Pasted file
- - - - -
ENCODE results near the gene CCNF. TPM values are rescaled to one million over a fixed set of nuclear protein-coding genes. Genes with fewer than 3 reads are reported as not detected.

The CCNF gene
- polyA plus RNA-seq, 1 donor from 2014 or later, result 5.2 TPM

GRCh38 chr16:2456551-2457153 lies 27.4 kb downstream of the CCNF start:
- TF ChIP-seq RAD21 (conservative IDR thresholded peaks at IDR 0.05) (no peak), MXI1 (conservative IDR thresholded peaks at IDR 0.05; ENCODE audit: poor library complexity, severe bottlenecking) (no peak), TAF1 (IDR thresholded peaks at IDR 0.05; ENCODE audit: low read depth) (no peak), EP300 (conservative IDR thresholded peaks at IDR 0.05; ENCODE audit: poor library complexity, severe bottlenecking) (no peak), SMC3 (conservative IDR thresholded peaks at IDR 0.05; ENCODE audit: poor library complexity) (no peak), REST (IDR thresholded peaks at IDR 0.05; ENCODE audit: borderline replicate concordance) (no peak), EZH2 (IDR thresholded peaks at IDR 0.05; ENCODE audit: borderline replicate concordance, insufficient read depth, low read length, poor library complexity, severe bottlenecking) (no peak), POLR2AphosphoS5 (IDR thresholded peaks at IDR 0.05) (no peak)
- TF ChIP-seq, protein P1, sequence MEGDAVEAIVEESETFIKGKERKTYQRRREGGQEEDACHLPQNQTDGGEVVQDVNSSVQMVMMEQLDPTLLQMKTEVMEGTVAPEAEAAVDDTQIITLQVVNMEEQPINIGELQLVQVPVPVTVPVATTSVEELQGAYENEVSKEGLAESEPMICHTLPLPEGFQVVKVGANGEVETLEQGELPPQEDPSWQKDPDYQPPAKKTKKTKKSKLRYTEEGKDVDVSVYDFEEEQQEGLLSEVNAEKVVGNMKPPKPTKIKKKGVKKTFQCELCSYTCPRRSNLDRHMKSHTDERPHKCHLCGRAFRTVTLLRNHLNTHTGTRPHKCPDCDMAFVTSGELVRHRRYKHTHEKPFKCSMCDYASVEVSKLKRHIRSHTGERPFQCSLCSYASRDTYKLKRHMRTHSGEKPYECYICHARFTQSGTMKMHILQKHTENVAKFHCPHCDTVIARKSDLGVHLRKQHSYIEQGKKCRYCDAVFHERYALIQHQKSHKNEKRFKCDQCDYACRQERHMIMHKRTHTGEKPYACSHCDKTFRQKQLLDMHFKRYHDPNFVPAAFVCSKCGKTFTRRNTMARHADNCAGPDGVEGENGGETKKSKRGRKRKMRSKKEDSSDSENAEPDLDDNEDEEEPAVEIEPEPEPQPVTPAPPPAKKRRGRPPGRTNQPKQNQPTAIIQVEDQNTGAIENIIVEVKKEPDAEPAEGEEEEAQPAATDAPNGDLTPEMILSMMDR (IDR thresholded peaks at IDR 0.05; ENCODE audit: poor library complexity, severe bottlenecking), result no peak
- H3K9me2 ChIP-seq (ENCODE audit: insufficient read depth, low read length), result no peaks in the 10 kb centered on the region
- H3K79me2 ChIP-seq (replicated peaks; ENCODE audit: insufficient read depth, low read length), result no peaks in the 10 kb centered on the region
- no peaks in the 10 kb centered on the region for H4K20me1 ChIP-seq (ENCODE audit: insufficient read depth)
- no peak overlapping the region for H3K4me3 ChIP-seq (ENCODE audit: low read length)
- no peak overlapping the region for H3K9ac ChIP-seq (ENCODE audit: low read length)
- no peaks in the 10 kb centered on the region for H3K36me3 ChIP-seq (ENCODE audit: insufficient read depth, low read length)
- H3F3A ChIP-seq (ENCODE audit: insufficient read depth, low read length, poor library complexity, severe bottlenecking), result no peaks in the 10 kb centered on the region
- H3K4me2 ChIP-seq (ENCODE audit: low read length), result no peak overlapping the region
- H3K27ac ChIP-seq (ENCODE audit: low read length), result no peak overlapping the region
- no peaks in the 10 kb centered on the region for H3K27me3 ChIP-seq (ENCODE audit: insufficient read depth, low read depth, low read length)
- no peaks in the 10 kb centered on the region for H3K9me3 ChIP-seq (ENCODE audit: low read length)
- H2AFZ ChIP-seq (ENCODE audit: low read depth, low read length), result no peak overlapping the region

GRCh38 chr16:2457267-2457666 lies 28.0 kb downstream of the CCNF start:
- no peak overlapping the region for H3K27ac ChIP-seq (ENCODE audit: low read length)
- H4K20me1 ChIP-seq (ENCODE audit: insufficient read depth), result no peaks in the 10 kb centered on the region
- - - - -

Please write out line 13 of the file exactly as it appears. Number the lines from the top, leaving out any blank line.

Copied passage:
- H3F3A ChIP-seq (ENCODE audit: insufficient read depth, low read length, poor library complexity, severe bottlenecking), result no peaks in the 10 kb centered on the region